Students are also expected to present their results and provide feedback to their peers. We do a type of poster presentation session. Students put their procedure, lab design and results on a large whiteboard. (Figure 2) , one partner circulates the room while the other remains at the board to present to their peers. During this time period students are to ask one another questions, whether it be for clarification, or as a way to offer a suggestion. (Figure 3) After students have moved through the room, original partners move together. The partner who circulated initially now must explain each board to their partner. As they do so, they are asked to leave feedback on a smaller board. At the end of this exercise, groups return to their boards and review the feedback. I then give students another few days to make adjustments and corrections before turning in the lab.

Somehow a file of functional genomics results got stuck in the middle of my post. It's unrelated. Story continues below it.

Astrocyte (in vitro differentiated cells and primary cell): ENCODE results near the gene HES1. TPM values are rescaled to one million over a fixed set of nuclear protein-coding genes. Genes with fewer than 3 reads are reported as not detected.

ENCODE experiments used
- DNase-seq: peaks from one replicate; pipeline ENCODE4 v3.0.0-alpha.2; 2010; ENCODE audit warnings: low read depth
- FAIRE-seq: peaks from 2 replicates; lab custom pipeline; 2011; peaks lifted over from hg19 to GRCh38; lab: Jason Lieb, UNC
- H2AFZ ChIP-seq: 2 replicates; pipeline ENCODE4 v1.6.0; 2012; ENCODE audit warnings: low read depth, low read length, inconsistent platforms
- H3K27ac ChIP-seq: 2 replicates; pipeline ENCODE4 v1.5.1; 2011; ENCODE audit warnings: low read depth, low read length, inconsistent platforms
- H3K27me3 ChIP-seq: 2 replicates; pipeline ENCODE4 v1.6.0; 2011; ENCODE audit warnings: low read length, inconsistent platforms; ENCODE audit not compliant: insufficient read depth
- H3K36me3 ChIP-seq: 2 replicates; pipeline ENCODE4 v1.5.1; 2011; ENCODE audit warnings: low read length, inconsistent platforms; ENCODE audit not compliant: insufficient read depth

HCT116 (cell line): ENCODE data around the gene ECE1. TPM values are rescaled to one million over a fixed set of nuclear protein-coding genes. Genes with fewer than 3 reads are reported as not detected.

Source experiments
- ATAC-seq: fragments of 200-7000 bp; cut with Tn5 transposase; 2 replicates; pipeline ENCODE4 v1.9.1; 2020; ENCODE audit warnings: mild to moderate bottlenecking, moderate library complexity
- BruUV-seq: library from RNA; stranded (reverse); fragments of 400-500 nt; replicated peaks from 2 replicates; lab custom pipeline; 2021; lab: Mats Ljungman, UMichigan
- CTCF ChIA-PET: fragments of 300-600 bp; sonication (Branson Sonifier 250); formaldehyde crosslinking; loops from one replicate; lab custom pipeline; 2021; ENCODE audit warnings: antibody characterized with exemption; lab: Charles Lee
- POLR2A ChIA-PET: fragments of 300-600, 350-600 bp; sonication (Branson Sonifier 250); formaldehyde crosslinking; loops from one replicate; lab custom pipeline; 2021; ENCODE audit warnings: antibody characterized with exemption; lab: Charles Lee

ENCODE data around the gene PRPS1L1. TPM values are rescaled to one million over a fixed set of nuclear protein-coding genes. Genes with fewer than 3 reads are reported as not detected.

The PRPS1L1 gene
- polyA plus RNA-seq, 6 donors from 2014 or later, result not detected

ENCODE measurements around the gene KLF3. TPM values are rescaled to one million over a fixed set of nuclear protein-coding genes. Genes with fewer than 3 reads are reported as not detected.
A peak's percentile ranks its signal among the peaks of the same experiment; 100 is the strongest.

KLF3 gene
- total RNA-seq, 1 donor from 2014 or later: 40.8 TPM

Applications for the Mixed Classroom

Allowing student choice and differentiation for gifted students is just as important as allowing other students extra time on exams or the ability to use a fidget. The reality is that just as our classrooms often will have students with special needs due to a disability, we likely also have a non-zero number of gifted students as well, who’s needs must also be met. In a mixed classroom, this might mean generating both the guided and open-ended lab. The modeling curriculum works very well for all students, but the differentiation component is key. Gifted learners should be permitted to do less repetition as long as they can prove mastery. They should be permitted to work together in class sometimes (ability-based grouping), rather than always grouped with the struggling students so they have the opportunity to flourish with like minds, much as we appreciate upon entering college.

 

Conclusions and Benefits